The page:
Impression 3: This Is an Interaction Heavy Set.
While most good decks run a fair bit of interaction and removal, we seem to be moving out of a Standard where massive engines dominate games. For a while there, it felt like Modern, and games became a race to blowing the other player out of the water with a flurry of card advantage and swingy plays. Now, games seem more determined on a granular level. The lethality of individual cards is still there, but almost every type of card has an easy answer. The deck I’ve been piloting can kill anything my opponent tries, and the feeling is mutual on the other end. In Innistrad, things don’t survive long and there’s no hiding behind creature walls anymore. Even Koma doesn’t always defend you. This high rise in effective removal might be because of a general change in the last few sets—and that’s lands as creatures…
Impression 4: Creature Lands Matter a Lot.
I could see people running a mainboard Field of Ruin in any deck that can support it. New creature lands come in every color and colorless, and work as win conditions all their own. They usually require special timing with removal or Field to deal with and can work as blockers in a pinch. The balancing act of keeping enough snow lands or basics to creature lands is a real concern, but there’s almost no good reason to not use a few in any deck. And this will have knock-on effects for deck construction. Because there’s usually going to be a “hidden” creature, board wipes are weaker. Because creature lands take mana to activate but are also combat assets, decks might run more lands overall, even in aggro lists. This is a positive change to Standard, but it’s heavily changing things. And, with that in mind, and with everything I’ve said, my final point…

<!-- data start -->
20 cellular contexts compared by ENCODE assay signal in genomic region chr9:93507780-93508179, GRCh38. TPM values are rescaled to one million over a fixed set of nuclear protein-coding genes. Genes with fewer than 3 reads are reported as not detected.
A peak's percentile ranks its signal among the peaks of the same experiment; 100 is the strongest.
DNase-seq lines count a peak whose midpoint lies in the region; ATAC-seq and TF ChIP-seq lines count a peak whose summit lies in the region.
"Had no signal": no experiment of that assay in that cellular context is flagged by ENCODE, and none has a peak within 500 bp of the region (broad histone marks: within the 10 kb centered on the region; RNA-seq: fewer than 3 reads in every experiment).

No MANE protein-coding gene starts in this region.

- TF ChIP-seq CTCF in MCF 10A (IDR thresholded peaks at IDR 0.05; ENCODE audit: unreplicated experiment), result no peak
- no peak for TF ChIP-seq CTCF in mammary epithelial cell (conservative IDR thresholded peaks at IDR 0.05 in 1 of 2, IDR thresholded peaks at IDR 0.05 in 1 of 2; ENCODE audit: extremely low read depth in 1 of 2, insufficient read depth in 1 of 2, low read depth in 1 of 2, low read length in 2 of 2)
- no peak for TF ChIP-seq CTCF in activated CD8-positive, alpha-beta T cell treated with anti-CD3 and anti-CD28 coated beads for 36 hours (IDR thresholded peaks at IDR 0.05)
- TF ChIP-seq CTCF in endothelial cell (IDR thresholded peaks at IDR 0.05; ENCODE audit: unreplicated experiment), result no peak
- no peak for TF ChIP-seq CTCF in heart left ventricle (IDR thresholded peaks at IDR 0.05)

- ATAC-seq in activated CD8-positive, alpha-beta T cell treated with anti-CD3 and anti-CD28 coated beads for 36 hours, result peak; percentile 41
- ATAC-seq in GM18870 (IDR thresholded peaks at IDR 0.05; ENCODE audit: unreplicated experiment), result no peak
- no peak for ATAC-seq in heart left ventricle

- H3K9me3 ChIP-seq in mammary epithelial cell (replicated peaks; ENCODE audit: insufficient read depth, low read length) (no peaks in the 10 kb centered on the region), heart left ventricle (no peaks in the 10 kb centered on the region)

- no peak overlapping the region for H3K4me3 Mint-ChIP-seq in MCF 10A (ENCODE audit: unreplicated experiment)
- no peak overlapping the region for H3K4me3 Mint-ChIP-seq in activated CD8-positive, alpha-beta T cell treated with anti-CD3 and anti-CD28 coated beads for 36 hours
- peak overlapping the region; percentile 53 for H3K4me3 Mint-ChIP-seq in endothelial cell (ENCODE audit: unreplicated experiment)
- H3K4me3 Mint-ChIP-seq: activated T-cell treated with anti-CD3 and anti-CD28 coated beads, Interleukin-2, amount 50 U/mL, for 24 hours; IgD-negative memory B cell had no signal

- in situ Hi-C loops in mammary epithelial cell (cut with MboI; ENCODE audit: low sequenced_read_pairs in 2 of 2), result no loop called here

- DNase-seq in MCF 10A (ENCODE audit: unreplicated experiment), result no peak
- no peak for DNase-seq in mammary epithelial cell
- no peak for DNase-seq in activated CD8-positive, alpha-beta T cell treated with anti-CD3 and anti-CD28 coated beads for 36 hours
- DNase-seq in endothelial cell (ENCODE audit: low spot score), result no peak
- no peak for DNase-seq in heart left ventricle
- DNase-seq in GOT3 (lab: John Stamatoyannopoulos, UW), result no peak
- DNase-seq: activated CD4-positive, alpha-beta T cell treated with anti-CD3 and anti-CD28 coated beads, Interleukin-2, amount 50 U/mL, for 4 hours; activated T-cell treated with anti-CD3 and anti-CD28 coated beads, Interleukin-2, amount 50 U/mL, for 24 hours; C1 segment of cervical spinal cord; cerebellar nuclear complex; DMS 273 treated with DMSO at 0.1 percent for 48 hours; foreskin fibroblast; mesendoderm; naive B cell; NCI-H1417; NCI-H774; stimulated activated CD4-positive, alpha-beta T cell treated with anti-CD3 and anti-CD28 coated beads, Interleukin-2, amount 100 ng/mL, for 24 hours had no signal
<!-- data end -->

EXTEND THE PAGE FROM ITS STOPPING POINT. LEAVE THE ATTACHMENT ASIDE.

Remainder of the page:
Impression 5: Innistrad Is NOT A Supplemental Set.
People who read my Magic articles might notice a trend where I claim a new set’s not going to make much of an impact until a rotation happens or until a certain strategy dies. Well, this one got a rotation. From normal removal to big splashy rares, Innistrad caused a nearly immediate upheaval. No old strategies remain unaltered. The paradigms are wide open. I’m already getting sick of the mono-white deck, but it’s so much better than RDW with Embercleave. If you took a break from Magic, come back. I may have personally liked the insane days of Wilderness Reclamation and Agent of Treachery combo, but Innistard is a lovely change of pace.
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